If he were to use the information to commence marketing other services, then is falls foul of the Act, unless he obtained consent for other direct marketing. See also point 10 hereafter.

For example (2):
Peter’s business is providing an online subscription-based newsletter. He collects the name, email address and phone number of his subscribers, as well as their specific weekly, monthly or yearly order, and details of their payments.

Peter creates a document that details what personal data he collects and how long he holds it (the retention period). At the end of the retention period, he securely destroys the data by shredding it. he does not hold onto details of subscribers when they cancel the subscription.

He also annually checks the personal data he holds to make sure everything has been deleted at the end of its retention period.



*6. Do you keep the personal information you obtained secure?

YesNo

Electronic

  • Do you employ a system using security software, with anti-virus installed, anti-spyware software, and a firewall?
  • Are passwords kept private?
  • Is the personal information data encrypted?
  • Are you and your staff wise about Wi-Fi?
  • Do you keep electronic data secure, say by encrypting mobile devices, using passwords and backing up the data?

Physical records

  • Do you employ organisational security measures such as limiting access to personal information so that only those who need to have access, are granted access?
  • Do you keep personal information secure in your office, for example by using lockable filing cabinets and locking or logging off computers when away from your desk?
  • Do you safely dispose of personal information? (For example, if an extra copy of a client’s identity document is produced, do you bin it or do you shred it?)
  • Do you keep paper documents secure, for example by using lockable storage and disposing of paper records securely?



*7. Do you have a way for people to exercise their rights regarding the personal information that you hold about them?

YesNo

  • The data subject (individual or entity) has the following rights:
    1. i. The right to be informed – being told what data you hold about them and what you do with it.
      ii. The right of access – being able to request a copy of their data you hold.
      iii. The right to rectification – being able to have inaccurate data corrected.
      iv. The right to erasure – being able to ask you to delete / destroy their data (unless of course you are by law required to retain the records for a specific period).
      v. The right to restrict processing – being able to limit the amount or type of data used.
      vi. The right to object – being able to request you stop using their data.
  • Do you have plans in place so you can deal with any such requests?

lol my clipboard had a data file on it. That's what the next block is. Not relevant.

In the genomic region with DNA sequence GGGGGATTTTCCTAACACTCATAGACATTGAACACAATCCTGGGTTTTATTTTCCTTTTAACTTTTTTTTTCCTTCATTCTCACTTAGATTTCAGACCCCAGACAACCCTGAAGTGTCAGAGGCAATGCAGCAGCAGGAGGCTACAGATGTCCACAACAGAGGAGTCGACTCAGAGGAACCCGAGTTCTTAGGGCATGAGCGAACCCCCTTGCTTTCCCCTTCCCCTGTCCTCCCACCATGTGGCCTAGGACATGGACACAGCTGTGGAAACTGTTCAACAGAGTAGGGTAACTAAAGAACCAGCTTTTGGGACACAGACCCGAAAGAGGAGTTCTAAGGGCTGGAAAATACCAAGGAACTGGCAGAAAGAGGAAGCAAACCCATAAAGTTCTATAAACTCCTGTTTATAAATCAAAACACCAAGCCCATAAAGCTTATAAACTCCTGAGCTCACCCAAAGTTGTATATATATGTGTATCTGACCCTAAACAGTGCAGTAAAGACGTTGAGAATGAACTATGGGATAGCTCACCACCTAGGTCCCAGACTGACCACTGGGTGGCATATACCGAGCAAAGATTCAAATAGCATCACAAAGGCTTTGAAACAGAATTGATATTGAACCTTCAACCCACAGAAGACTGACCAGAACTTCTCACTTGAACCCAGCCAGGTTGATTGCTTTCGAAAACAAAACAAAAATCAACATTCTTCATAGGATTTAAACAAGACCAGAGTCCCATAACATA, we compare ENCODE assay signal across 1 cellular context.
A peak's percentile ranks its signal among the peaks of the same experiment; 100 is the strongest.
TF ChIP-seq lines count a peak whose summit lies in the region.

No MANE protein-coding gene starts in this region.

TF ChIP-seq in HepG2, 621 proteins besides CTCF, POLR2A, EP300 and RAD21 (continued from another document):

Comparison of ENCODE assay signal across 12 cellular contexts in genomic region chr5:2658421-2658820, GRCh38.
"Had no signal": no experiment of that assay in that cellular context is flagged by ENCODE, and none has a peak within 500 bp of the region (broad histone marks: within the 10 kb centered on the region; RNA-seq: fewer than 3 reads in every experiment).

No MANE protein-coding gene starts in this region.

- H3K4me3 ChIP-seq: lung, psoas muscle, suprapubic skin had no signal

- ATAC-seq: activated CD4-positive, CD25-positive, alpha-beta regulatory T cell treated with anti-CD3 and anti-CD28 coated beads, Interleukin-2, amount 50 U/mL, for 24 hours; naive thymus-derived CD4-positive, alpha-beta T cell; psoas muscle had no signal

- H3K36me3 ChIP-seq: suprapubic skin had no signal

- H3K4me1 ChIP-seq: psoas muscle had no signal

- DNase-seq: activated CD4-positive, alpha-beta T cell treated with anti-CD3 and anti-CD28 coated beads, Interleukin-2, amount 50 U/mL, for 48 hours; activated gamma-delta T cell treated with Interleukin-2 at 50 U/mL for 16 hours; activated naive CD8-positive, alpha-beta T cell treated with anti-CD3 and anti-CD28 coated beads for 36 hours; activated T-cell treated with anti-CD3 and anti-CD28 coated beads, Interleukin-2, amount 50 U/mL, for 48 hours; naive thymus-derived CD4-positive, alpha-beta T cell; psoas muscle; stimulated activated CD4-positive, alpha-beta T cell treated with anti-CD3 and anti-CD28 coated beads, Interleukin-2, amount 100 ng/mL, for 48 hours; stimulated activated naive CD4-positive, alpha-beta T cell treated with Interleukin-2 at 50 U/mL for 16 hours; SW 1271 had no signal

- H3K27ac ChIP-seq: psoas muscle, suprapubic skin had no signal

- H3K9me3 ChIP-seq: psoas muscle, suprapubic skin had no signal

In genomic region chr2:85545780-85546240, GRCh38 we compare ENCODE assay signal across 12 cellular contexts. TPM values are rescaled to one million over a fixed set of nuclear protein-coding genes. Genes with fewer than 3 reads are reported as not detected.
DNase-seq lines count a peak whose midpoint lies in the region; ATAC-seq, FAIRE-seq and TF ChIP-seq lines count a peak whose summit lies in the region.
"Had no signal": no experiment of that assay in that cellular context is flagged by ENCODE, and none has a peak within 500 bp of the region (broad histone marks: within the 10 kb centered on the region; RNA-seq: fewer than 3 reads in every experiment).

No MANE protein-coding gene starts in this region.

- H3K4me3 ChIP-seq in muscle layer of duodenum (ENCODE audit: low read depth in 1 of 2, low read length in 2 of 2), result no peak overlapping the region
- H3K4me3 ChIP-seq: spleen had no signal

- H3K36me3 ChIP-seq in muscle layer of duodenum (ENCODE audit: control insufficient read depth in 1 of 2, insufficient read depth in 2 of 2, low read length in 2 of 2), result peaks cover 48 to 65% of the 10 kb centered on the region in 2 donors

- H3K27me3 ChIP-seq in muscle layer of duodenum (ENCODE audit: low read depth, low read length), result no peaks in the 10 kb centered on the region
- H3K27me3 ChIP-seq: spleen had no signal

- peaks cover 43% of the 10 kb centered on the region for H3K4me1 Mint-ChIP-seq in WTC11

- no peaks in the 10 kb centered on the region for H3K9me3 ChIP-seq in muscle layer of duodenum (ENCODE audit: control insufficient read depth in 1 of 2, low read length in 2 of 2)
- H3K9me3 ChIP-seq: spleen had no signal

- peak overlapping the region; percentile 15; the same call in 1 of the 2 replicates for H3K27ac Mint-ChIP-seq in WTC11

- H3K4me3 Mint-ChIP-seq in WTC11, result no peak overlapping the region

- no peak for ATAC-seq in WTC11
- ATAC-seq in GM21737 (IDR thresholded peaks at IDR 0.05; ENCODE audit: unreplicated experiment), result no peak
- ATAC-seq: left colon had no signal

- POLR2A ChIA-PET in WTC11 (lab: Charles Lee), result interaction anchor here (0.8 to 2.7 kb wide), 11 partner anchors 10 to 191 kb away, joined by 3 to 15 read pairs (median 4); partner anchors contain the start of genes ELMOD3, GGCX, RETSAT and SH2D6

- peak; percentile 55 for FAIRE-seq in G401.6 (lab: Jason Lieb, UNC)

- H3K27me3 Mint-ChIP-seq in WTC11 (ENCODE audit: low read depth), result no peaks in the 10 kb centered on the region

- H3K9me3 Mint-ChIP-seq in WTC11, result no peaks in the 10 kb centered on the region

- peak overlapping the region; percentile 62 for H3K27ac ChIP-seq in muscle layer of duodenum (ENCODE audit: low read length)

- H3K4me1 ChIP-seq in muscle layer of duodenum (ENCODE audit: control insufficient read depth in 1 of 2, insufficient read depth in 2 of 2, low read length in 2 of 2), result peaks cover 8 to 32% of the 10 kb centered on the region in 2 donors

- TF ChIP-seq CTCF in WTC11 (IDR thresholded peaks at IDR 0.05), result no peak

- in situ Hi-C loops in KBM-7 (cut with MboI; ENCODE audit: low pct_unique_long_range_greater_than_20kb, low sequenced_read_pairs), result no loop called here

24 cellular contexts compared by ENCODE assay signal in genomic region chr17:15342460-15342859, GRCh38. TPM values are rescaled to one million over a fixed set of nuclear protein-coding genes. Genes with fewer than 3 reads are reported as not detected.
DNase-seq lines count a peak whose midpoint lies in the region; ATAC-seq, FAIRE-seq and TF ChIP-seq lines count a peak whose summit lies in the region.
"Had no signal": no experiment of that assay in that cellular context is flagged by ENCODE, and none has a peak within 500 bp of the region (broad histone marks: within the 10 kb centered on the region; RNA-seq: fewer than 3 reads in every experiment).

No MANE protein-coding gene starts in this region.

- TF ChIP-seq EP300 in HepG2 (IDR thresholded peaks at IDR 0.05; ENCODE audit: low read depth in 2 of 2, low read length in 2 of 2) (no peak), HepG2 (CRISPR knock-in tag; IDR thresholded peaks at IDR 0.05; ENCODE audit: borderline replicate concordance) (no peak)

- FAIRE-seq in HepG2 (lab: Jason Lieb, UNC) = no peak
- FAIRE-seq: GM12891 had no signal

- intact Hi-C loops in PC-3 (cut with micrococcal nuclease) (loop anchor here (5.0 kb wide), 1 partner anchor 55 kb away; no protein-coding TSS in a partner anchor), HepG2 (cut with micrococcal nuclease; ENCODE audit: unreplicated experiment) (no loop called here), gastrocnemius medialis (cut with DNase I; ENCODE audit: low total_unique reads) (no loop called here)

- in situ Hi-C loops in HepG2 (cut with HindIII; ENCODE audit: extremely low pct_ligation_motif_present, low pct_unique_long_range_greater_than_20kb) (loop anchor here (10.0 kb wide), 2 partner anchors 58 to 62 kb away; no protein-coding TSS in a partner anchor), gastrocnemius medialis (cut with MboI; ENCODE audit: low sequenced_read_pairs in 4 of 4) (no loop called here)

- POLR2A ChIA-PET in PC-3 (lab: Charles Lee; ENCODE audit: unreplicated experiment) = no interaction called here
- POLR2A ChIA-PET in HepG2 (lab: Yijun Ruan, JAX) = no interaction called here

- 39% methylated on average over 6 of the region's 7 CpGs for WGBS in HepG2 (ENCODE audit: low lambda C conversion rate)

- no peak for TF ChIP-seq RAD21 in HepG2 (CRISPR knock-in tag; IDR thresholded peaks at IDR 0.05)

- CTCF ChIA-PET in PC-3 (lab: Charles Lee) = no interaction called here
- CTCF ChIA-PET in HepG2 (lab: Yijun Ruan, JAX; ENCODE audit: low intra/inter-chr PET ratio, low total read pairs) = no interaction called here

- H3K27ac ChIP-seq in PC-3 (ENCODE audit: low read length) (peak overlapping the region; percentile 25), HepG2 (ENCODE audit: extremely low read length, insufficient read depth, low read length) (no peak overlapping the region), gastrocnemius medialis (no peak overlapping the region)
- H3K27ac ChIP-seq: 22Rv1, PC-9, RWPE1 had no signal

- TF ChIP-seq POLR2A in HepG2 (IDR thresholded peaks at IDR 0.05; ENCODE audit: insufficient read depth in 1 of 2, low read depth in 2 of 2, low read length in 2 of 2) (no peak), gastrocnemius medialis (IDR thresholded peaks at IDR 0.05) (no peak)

• Do you know that a request can be made in writing or verbally, in person or on the phone?



*8. Do you and your staff (if you have any) know your data protection responsibilities?

YesNo

  • Do you or will you provide training to employees on compliance with POPI?
  • How will the privacy policy (and other personal information protection measures) be communicated within your organisation and to external parties?
  • Do you transfer data outside of SA and does your policy provide for this?
  • Do you and your staff know what to do if something goes wrong, including a personal data breach? (A personal data breach means a breach of security leading to the accidental or unlawful destruction, loss, alteration, unauthorised disclosure of, or access to, personal data. This can happen, for example, when a file containing details of a client is left in a car and the car is broken into and the file stolen; or a laptop, cell phone or other device is stolen and the password is easily detected.)
  • Do you know which breaches to report to the Information Regulator?
  • Do you know which breaches you have to inform individuals of?



*9. Have you appointed a Data Protection Officer?

YesNo


*10. Do you know the limitations that POPI imposes in respect of direct marketing?

YesNo

  • Have you reviewed your marketing procedures and processes to determine compliance with POPI?
  • The Act impacts substantially on direct marketing — especially through SMS and email channels. Up until 30 June 2020, most of this form of marketing has been on an ‘opt-out’ basis, in other words consumers receive promotional messaging and can choose to no longer receive these messages.
  • With POPI in force, direct marketing has become ‘opt-in’, where consumers will have to actively agree to receive promotional messaging.
  • In essence this means that unsolicited direct marketing via electronic channels is allowed only where the recipient has opted in or where (i) the recipient is an existing consumer and has already given their personal information to the supplier in the context of a sale for the purpose of direct marketing; or (ii) the consumer "has been given a reasonable opportunity to object, free of charge and in a manner free of unnecessary formality".